One of the difficulties in forming new boards of directors of civic society groups is that the majority of potential members were either members of Wa'ad or al-Wefaq, and thus cannot be candidates. Also, the existence of vacancies on the boards of directors allows the Ministry of Labour and Social Development to appoint new members, causing fears of too many "government loyalists" on the boards.
"Good Conduct Certificates" are also a form of the economic sanctions used against opposition figures in Bahrain. The certificate, issued by the General Directorate of Crime Detection and Forensic Evidence at the Ministry of Interior, is one of the conditions for getting a job, attending university, or even joining a sports or social club, for all Bahraini citizens and residents alike.
Former political prisoners may wait months or years for this certificate, while some opposition figures are completely deprived of it, to the detriment of their ability to support themselves and their families.
In #Bahrain, due to "the ongoing political arrests from 2011 to 2017, fear has become part of people's daily lives. It's become normal for people to censor themselves and silence themselves before they react"
A member of Bahrain's civil society told Human Rights Watch, "A friend wanted me to become the head of the school, but the ministry refused the certificate so I could not work. The ministry told the owner of the school that they couldn't accept me because I was a member of a political society."
On January 15, 2020, the Ministry of Labour and Social Development circulated a letter to civil society organizations stating that "all candidates for their boards of directors will be subject to security checks."
Bahraini citizens have also been continuously detained and summoned on speech-related charges. A former Bahraini journalist commented that because of the “continuous arrests since 2011 until 2017, fear became part of what people experience on a daily basis. It became normal for people to censor themselves and silence themselves before they react.”
A Bahraini freedom of expression expert also warned in a statement to Human Rights Watch that “there were so many cases of harsh sentences, which indicated that there was an intention to shut up the people, a need to make them afraid.”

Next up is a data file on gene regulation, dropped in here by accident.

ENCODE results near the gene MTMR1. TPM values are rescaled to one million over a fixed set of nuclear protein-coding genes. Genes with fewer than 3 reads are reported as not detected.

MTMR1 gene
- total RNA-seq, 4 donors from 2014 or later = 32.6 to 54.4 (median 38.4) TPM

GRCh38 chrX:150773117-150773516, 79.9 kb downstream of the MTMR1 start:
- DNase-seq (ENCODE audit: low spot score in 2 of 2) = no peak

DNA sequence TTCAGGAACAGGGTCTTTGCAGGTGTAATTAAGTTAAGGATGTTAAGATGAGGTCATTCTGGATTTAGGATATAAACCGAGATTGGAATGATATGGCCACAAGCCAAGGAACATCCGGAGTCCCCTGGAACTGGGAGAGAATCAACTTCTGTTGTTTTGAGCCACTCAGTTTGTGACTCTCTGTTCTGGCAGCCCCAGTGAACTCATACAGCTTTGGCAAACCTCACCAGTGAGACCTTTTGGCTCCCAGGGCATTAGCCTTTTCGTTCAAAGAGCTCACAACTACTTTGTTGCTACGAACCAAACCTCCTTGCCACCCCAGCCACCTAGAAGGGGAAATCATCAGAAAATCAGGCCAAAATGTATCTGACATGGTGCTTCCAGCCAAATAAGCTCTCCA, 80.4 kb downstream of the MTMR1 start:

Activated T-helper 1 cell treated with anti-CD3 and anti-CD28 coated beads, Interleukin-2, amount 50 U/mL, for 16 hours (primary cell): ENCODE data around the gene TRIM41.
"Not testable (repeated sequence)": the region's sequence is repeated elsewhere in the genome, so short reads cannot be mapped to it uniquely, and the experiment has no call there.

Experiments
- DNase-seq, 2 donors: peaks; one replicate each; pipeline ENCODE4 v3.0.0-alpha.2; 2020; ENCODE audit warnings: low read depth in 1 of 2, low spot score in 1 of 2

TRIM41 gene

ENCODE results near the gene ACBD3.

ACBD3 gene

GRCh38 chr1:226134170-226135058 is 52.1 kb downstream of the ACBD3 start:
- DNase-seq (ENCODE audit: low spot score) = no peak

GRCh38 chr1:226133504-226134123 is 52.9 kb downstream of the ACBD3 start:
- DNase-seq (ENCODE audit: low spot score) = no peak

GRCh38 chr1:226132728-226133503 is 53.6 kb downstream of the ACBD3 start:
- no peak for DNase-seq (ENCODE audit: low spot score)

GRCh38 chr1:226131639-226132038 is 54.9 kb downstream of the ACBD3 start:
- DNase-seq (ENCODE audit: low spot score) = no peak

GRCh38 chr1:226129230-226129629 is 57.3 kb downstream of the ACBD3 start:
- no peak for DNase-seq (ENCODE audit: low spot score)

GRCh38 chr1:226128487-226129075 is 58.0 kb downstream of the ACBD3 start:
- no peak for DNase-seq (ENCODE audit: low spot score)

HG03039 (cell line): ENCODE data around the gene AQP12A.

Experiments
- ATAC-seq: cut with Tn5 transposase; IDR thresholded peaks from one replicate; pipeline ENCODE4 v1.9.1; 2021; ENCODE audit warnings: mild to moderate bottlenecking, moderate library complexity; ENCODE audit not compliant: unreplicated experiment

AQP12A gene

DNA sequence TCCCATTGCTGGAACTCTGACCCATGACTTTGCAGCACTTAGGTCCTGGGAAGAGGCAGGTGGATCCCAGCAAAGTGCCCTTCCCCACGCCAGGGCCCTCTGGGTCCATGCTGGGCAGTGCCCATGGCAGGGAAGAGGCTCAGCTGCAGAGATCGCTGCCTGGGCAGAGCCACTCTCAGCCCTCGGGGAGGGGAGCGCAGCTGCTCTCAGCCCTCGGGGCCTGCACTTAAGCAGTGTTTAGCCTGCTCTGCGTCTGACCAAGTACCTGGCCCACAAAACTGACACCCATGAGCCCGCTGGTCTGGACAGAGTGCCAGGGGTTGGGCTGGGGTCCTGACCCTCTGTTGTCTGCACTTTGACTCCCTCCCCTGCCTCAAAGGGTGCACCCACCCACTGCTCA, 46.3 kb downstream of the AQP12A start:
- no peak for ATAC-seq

"Good Conduct Certificates" are another form of economic sanctions used against opposition figures in Bahrain. While political prisoners may wait years to get it, some opposition figures are completely deprived of it, affecting their ability to support their families
An urgent need to repeal political isolation laws
At the conclusion of its report, Human Rights Watch urged the Bahraini government to repeal its 2018 political isolation laws, restore full political, civil, and legal rights to political dissidents and all Bahraini citizens, and end the practice of denying certificates of good conduct as a punishment for dissidents.
It also appealed to the state to reinstate the political societies it had previously dissolved, lift all restrictions imposed on the opposition in relation to running in parliamentary and municipal elections, end restrictive measures that harm the basic functioning of civil associations, and release anyone imprisoned solely for peaceful political activism.
Another appeal was made by the human rights organization to countries that are allied and close to the regime in Bahrain — including the United States, the United Kingdom, European Union states, and Saudi Arabia — to exert pressure on the Bahraini authorities, by stopping arms sales and security, commercial, and other cooperation, in order to "end its repression of peaceful opposition and civil society, and reject the results of what will be unfree and unfair parliamentary elections in November if they do not."
Joey Shea concluded by saying, "Bahrain's once-vibrant civil society and opposition coalition are being wiped out by laws codifying the government's repression. No one should be under any illusion that Bahrain’s ‘democratic institutions’ are anything more than a sham.”